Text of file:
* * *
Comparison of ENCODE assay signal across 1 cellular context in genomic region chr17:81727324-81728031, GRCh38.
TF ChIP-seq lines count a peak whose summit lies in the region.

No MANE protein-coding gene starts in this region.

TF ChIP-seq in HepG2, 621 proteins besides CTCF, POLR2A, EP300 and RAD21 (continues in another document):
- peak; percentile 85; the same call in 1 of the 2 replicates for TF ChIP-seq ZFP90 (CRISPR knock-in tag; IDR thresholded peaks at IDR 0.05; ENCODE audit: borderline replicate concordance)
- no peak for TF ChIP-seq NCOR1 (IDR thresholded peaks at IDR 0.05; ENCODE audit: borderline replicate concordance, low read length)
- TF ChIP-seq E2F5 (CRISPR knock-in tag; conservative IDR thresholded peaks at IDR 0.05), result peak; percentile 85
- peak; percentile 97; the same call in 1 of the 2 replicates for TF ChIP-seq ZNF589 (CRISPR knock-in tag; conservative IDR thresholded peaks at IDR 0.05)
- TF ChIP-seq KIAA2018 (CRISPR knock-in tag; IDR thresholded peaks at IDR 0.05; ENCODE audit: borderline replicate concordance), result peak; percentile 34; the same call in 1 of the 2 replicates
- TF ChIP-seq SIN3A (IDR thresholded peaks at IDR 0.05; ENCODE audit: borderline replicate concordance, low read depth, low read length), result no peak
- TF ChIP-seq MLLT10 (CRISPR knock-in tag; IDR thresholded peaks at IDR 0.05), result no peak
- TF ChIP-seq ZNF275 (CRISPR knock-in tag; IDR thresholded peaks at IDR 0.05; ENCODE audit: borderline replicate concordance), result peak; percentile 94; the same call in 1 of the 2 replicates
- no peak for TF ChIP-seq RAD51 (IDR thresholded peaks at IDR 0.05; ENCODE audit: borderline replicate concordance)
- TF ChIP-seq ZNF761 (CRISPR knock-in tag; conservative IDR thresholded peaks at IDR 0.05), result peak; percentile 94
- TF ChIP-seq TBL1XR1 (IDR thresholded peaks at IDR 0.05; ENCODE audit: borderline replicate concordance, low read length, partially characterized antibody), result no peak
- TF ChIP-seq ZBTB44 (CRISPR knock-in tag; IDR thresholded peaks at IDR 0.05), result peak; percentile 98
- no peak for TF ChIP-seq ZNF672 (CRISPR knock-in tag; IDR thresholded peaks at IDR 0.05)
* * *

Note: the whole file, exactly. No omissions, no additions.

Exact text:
Comparison of ENCODE assay signal across 1 cellular context in genomic region chr17:81727324-81728031, GRCh38.
TF ChIP-seq lines count a peak whose summit lies in the region.

No MANE protein-coding gene starts in this region.

TF ChIP-seq in HepG2, 621 proteins besides CTCF, POLR2A, EP300 and RAD21 (continues in another document):
- peak; percentile 85; the same call in 1 of the 2 replicates for TF ChIP-seq ZFP90 (CRISPR knock-in tag; IDR thresholded peaks at IDR 0.05; ENCODE audit: borderline replicate concordance)
- no peak for TF ChIP-seq NCOR1 (IDR thresholded peaks at IDR 0.05; ENCODE audit: borderline replicate concordance, low read length)
- TF ChIP-seq E2F5 (CRISPR knock-in tag; conservative IDR thresholded peaks at IDR 0.05), result peak; percentile 85
- peak; percentile 97; the same call in 1 of the 2 replicates for TF ChIP-seq ZNF589 (CRISPR knock-in tag; conservative IDR thresholded peaks at IDR 0.05)
- TF ChIP-seq KIAA2018 (CRISPR knock-in tag; IDR thresholded peaks at IDR 0.05; ENCODE audit: borderline replicate concordance), result peak; percentile 34; the same call in 1 of the 2 replicates
- TF ChIP-seq SIN3A (IDR thresholded peaks at IDR 0.05; ENCODE audit: borderline replicate concordance, low read depth, low read length), result no peak
- TF ChIP-seq MLLT10 (CRISPR knock-in tag; IDR thresholded peaks at IDR 0.05), result no peak
- TF ChIP-seq ZNF275 (CRISPR knock-in tag; IDR thresholded peaks at IDR 0.05; ENCODE audit: borderline replicate concordance), result peak; percentile 94; the same call in 1 of the 2 replicates
- no peak for TF ChIP-seq RAD51 (IDR thresholded peaks at IDR 0.05; ENCODE audit: borderline replicate concordance)
- TF ChIP-seq ZNF761 (CRISPR knock-in tag; conservative IDR thresholded peaks at IDR 0.05), result peak; percentile 94
- TF ChIP-seq TBL1XR1 (IDR thresholded peaks at IDR 0.05; ENCODE audit: borderline replicate concordance, low read length, partially characterized antibody), result no peak
- TF ChIP-seq ZBTB44 (CRISPR knock-in tag; IDR thresholded peaks at IDR 0.05), result peak; percentile 98
- no peak for TF ChIP-seq ZNF672 (CRISPR knock-in tag; IDR thresholded peaks at IDR 0.05)